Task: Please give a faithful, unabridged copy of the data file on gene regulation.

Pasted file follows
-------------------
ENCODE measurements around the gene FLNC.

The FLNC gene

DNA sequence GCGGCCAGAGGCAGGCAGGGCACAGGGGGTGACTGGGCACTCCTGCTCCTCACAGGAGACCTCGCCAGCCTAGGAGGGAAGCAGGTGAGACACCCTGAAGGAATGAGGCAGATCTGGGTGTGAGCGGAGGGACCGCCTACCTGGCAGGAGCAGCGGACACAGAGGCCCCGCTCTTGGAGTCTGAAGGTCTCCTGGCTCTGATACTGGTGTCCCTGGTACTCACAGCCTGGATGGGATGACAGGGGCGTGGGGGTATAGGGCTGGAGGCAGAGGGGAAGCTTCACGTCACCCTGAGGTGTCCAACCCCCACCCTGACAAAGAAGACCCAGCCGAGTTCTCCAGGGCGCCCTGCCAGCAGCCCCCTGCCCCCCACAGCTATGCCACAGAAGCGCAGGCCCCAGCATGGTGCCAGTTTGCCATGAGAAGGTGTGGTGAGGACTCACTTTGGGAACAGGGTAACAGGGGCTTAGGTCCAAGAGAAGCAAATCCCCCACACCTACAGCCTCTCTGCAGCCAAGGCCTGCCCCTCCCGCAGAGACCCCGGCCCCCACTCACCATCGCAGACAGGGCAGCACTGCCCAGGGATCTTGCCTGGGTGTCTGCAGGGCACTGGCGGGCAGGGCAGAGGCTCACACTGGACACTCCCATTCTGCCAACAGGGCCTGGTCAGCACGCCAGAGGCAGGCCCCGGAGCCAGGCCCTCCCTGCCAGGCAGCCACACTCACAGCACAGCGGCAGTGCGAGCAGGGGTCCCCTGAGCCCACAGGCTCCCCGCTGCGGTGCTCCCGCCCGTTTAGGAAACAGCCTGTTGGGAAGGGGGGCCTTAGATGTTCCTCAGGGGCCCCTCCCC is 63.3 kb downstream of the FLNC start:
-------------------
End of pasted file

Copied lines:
ENCODE measurements around the gene FLNC.

The FLNC gene

DNA sequence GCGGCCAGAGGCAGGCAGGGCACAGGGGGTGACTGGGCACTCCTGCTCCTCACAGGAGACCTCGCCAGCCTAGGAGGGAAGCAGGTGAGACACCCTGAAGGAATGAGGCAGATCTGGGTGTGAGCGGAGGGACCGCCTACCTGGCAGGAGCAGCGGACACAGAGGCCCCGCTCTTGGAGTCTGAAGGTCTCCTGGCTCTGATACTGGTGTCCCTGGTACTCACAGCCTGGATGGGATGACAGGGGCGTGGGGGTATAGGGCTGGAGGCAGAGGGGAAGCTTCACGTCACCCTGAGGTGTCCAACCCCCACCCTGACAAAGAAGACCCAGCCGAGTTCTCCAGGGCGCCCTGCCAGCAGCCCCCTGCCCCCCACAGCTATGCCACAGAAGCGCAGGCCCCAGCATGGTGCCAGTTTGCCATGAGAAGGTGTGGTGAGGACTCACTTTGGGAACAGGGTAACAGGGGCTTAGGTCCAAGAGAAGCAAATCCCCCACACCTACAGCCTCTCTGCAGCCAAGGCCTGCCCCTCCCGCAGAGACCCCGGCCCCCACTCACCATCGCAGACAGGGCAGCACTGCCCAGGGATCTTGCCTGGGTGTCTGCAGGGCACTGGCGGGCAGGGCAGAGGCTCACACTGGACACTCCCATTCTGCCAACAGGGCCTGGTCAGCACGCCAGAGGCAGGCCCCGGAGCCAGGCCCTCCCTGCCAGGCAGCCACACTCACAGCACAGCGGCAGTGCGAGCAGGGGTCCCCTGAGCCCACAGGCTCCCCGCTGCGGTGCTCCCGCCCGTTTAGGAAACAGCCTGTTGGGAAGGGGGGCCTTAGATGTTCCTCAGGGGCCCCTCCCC is 63.3 kb downstream of the FLNC start: